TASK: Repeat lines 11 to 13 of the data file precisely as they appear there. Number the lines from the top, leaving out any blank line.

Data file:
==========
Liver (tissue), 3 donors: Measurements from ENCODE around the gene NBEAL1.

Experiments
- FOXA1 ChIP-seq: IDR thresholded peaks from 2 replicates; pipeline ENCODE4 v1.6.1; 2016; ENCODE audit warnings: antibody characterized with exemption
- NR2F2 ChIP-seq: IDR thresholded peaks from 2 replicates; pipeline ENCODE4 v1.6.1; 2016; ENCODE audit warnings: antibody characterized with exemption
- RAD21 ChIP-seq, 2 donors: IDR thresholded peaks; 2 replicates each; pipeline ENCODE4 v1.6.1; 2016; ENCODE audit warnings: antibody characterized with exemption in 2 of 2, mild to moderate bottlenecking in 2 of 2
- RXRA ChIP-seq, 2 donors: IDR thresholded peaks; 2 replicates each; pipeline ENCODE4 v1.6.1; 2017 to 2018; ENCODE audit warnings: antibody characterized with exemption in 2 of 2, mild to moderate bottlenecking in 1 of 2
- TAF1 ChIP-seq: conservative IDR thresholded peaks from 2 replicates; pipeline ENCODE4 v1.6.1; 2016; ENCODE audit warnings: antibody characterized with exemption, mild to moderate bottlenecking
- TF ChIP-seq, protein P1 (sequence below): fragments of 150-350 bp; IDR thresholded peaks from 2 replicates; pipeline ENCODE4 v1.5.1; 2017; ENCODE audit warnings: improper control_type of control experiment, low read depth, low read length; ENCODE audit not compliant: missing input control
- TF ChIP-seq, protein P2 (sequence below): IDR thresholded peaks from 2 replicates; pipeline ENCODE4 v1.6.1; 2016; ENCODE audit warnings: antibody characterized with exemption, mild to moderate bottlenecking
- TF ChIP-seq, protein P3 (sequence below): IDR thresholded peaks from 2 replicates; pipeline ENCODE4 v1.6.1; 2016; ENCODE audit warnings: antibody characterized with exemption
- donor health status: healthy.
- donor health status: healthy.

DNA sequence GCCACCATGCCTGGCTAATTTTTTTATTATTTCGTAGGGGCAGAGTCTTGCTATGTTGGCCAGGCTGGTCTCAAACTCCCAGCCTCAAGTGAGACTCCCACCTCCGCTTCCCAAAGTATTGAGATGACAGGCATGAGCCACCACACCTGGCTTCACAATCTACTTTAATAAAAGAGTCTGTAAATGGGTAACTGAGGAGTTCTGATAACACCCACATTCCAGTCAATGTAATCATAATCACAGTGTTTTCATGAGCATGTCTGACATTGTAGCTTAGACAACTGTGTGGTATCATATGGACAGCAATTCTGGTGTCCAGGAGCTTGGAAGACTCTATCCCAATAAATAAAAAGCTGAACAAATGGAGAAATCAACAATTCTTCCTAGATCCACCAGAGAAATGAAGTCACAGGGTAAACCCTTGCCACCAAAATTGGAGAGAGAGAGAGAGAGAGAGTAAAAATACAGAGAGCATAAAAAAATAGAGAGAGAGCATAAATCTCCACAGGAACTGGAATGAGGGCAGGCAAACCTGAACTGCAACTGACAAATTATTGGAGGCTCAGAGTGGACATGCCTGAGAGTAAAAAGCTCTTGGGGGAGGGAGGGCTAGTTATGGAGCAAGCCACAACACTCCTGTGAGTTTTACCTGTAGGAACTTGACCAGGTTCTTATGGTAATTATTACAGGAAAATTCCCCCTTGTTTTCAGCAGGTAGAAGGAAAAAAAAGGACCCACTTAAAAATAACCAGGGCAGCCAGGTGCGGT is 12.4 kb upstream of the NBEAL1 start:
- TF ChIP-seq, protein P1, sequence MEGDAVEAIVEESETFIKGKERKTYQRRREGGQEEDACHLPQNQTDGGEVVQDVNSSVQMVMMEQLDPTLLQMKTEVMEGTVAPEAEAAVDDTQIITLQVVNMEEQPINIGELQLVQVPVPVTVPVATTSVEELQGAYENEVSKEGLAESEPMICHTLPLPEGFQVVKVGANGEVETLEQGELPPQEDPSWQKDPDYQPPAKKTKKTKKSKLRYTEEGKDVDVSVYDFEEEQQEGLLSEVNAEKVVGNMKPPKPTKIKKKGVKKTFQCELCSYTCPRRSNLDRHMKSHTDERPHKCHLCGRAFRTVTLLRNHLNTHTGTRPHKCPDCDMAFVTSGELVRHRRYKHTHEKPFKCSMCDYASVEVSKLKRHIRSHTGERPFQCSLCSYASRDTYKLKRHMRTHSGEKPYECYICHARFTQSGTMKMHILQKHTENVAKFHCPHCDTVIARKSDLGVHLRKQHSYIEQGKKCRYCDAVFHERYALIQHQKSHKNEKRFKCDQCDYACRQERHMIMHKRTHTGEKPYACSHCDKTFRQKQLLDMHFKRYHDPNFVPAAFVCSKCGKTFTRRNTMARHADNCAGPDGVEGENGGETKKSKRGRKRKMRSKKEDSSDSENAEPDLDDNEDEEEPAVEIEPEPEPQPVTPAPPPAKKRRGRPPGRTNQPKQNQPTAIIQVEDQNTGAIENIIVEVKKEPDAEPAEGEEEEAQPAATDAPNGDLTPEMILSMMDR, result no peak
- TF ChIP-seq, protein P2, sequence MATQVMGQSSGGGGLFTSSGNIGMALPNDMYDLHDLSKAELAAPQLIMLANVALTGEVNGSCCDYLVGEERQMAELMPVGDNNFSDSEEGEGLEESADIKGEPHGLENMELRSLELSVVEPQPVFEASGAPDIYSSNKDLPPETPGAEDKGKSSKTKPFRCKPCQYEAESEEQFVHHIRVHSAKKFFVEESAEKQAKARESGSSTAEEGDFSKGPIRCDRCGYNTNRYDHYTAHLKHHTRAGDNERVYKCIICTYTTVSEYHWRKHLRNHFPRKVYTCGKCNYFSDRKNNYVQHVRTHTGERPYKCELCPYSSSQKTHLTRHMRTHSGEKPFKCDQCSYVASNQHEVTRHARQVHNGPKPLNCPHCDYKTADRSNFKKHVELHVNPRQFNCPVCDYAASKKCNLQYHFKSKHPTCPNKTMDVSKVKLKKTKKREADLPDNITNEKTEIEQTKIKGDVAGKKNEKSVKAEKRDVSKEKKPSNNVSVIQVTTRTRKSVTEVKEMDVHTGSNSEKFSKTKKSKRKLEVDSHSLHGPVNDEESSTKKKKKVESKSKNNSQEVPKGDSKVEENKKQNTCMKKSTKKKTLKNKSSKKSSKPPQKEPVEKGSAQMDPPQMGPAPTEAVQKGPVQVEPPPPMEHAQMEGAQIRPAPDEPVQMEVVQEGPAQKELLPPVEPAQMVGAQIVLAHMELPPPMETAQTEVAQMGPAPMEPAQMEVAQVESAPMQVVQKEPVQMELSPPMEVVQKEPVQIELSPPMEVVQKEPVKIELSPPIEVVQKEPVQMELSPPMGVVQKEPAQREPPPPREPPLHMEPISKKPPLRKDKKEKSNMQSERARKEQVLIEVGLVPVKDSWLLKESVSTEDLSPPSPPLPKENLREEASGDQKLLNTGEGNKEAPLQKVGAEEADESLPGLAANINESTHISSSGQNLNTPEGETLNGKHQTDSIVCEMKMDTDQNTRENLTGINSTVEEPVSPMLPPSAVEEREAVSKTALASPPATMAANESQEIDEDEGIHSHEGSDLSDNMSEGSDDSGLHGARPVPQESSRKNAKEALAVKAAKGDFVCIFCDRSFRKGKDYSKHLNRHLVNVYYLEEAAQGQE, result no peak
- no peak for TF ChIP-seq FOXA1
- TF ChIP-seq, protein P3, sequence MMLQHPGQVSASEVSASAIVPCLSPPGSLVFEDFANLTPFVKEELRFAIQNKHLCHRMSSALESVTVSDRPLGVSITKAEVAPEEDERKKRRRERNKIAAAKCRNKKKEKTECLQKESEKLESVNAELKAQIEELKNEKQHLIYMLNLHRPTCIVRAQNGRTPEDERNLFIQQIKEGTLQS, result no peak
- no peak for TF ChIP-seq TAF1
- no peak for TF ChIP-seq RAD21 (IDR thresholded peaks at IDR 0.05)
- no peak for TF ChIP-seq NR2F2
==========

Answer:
- donor health status: healthy.
- donor health status: healthy.

DNA sequence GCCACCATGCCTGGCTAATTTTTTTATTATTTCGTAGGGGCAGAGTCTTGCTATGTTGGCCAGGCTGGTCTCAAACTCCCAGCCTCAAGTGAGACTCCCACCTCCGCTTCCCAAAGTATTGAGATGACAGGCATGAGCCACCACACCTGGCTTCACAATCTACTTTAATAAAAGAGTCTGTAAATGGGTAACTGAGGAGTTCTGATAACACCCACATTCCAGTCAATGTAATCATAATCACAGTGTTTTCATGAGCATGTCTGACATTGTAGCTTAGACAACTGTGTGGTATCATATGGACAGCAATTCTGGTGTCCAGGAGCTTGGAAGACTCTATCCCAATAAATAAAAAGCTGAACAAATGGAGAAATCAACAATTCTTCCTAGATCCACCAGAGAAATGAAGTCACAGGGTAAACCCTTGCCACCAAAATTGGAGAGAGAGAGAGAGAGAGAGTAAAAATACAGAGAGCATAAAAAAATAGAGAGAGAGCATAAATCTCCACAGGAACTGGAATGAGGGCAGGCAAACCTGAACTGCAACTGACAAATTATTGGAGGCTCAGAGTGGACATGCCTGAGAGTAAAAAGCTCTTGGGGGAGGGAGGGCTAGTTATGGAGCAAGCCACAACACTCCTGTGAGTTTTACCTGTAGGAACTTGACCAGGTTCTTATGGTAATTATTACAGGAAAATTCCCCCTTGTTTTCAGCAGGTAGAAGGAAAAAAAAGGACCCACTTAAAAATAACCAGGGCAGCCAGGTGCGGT is 12.4 kb upstream of the NBEAL1 start: